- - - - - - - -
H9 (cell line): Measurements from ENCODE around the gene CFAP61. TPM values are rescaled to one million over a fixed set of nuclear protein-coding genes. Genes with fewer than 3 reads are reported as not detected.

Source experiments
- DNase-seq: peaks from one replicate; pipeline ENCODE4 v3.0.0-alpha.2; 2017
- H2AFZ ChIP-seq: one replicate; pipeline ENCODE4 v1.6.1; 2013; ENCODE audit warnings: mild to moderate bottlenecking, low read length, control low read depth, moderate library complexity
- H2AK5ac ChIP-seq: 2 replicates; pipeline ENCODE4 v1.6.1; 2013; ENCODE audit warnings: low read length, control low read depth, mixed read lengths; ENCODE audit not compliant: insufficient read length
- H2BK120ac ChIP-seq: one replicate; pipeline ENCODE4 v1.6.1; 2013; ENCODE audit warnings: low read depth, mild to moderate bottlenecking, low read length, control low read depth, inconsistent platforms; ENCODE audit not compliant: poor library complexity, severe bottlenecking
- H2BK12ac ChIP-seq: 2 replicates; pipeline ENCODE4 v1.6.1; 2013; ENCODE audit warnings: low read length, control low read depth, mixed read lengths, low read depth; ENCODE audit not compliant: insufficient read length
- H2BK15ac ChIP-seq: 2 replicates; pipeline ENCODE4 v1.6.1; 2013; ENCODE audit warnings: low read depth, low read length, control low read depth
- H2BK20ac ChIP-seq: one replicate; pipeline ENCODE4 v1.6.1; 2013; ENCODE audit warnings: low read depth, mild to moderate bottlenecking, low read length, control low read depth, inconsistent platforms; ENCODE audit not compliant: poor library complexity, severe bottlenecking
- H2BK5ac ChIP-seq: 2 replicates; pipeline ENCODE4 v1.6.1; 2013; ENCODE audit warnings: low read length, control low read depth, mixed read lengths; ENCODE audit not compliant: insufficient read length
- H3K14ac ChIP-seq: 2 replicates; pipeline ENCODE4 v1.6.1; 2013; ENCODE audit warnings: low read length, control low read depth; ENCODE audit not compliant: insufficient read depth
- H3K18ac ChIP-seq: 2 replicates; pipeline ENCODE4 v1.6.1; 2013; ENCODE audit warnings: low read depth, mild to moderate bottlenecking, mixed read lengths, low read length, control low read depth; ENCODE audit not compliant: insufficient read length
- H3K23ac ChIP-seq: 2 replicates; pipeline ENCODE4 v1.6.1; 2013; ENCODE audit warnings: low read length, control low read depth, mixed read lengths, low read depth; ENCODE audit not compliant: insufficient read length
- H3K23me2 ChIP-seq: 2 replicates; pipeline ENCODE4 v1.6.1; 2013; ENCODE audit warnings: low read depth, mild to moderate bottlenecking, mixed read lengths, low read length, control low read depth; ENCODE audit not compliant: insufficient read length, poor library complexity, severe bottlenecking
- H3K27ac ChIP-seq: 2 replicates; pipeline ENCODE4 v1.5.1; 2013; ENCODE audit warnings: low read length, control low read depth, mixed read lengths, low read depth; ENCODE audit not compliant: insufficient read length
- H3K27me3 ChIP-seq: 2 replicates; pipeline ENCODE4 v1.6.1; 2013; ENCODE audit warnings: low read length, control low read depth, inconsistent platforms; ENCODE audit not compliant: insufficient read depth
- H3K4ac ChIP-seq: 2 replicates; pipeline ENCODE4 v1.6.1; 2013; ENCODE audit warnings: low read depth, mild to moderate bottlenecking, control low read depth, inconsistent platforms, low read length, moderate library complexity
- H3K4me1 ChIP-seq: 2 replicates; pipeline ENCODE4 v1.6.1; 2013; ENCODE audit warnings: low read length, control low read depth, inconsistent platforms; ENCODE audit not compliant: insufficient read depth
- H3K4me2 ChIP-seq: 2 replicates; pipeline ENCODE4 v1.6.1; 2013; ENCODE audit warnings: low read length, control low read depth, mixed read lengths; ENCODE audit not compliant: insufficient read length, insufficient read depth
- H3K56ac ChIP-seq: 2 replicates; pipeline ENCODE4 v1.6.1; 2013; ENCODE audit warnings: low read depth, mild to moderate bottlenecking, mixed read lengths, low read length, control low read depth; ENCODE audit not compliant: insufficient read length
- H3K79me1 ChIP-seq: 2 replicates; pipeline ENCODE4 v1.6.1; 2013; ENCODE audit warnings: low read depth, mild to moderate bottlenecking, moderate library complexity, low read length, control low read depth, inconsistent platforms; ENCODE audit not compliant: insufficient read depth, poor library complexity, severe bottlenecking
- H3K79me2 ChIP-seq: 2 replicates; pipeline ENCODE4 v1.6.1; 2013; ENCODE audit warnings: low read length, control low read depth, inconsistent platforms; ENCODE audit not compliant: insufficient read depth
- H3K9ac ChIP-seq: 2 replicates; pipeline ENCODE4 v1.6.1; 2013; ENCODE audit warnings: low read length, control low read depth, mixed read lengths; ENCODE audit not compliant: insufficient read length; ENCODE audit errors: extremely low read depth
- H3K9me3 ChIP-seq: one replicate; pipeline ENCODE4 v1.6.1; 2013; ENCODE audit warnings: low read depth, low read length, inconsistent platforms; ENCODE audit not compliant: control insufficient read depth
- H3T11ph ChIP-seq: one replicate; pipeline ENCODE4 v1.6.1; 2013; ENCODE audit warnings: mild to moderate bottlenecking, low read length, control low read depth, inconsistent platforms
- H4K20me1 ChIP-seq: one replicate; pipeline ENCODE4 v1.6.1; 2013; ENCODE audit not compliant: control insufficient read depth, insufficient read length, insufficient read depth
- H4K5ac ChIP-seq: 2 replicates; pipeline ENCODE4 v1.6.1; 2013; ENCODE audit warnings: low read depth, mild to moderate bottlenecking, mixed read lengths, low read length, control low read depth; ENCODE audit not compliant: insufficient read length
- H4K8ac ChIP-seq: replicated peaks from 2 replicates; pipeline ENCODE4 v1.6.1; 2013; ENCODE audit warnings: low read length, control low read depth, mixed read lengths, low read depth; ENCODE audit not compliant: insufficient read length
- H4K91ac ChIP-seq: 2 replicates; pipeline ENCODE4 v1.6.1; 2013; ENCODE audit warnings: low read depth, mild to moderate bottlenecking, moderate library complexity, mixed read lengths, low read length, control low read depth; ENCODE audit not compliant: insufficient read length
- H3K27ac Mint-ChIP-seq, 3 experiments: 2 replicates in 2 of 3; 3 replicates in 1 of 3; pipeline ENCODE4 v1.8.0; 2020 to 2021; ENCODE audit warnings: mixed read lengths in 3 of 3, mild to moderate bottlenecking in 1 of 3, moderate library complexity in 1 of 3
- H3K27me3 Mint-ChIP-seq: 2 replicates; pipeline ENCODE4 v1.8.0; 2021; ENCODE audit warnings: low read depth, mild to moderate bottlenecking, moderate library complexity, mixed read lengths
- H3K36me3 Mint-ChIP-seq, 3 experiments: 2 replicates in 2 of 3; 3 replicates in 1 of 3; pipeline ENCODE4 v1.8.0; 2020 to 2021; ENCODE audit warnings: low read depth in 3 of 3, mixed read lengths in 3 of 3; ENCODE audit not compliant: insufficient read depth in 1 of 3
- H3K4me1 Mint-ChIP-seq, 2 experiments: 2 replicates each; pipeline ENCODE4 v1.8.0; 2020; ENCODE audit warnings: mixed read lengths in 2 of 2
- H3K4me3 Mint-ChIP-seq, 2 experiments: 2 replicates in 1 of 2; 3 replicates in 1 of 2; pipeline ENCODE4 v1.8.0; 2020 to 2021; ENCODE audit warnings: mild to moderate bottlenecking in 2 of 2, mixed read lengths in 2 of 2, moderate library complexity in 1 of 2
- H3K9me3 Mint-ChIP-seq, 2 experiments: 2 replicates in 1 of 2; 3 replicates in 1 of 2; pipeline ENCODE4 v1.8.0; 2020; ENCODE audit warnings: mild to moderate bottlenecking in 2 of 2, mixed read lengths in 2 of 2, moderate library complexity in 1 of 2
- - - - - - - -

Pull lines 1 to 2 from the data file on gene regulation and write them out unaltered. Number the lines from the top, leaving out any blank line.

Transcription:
H9 (cell line): Measurements from ENCODE around the gene CFAP61. TPM values are rescaled to one million over a fixed set of nuclear protein-coding genes. Genes with fewer than 3 reads are reported as not detected.

Source experiments